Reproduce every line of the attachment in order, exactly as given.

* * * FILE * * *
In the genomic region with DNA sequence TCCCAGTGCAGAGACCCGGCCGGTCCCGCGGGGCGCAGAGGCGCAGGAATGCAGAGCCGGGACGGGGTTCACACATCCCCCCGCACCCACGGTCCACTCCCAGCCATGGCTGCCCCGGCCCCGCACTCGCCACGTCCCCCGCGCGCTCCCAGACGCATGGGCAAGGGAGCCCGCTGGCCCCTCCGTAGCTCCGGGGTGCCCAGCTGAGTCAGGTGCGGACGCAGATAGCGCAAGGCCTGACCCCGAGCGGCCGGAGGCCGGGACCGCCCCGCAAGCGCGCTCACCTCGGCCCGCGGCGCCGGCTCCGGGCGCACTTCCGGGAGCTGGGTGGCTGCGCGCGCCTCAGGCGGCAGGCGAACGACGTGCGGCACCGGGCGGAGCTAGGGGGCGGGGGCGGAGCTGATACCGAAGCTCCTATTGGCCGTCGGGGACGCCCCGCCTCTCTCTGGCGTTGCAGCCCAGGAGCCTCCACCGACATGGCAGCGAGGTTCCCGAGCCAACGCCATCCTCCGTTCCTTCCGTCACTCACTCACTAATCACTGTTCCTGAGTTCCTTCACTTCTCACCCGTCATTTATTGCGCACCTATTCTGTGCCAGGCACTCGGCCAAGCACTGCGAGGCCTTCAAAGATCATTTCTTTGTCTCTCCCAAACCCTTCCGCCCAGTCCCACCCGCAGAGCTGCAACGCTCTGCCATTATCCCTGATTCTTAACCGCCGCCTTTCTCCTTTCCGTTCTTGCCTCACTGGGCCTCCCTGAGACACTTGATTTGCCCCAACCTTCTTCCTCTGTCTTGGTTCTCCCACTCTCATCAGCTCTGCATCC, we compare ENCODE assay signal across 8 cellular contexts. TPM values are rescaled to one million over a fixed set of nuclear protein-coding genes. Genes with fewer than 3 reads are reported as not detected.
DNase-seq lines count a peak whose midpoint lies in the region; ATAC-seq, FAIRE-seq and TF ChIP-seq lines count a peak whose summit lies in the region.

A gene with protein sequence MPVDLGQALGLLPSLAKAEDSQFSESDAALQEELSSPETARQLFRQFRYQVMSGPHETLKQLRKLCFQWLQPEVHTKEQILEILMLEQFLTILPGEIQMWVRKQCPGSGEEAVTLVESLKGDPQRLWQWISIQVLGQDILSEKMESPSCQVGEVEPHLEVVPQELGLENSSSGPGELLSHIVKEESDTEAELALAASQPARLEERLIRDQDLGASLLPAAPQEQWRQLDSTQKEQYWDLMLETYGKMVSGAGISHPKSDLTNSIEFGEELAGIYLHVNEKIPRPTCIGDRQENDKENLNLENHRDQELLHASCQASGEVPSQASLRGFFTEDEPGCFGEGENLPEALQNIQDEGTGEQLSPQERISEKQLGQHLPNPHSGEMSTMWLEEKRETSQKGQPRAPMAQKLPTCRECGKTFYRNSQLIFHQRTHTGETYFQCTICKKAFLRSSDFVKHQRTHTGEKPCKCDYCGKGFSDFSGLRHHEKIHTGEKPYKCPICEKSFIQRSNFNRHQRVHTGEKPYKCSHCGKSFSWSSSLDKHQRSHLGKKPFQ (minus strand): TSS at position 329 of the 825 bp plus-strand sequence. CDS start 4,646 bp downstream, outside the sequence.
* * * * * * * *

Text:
In the genomic region with DNA sequence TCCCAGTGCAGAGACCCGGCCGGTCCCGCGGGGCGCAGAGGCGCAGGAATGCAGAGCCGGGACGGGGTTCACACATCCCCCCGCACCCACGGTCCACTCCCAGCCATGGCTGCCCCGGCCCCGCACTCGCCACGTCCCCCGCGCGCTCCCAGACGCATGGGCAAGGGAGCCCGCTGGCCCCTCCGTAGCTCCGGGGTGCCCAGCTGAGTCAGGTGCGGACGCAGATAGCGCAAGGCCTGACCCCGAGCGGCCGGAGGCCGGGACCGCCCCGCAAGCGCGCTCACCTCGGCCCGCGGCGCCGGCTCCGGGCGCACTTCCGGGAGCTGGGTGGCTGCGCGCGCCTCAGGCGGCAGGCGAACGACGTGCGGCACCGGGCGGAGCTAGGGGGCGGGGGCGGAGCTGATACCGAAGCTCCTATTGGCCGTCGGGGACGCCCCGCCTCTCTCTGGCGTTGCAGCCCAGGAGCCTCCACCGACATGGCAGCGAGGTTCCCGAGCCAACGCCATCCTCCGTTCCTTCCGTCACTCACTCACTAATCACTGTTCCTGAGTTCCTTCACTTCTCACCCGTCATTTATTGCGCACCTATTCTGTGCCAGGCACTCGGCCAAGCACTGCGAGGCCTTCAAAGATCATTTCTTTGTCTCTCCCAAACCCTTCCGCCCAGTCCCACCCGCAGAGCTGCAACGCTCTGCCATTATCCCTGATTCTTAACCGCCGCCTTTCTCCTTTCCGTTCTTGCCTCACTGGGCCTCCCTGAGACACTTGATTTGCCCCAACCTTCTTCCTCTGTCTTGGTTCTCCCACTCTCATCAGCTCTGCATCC, we compare ENCODE assay signal across 8 cellular contexts. TPM values are rescaled to one million over a fixed set of nuclear protein-coding genes. Genes with fewer than 3 reads are reported as not detected.
DNase-seq lines count a peak whose midpoint lies in the region; ATAC-seq, FAIRE-seq and TF ChIP-seq lines count a peak whose summit lies in the region.

A gene with protein sequence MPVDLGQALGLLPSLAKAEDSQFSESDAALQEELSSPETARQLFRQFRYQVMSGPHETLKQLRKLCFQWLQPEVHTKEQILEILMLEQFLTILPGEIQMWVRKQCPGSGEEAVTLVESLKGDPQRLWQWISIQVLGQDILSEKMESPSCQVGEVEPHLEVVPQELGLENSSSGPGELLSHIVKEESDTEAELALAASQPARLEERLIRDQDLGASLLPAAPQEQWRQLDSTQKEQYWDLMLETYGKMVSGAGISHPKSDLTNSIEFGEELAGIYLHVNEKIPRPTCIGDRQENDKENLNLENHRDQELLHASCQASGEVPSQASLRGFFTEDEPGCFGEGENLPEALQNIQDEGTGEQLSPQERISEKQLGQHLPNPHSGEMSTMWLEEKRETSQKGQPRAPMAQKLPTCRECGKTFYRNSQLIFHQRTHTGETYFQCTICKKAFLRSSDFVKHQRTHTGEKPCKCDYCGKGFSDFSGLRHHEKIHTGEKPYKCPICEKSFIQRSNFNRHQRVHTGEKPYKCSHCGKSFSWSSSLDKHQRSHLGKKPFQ (minus strand): TSS at position 329 of the 825 bp plus-strand sequence. CDS start 4,646 bp downstream, outside the sequence.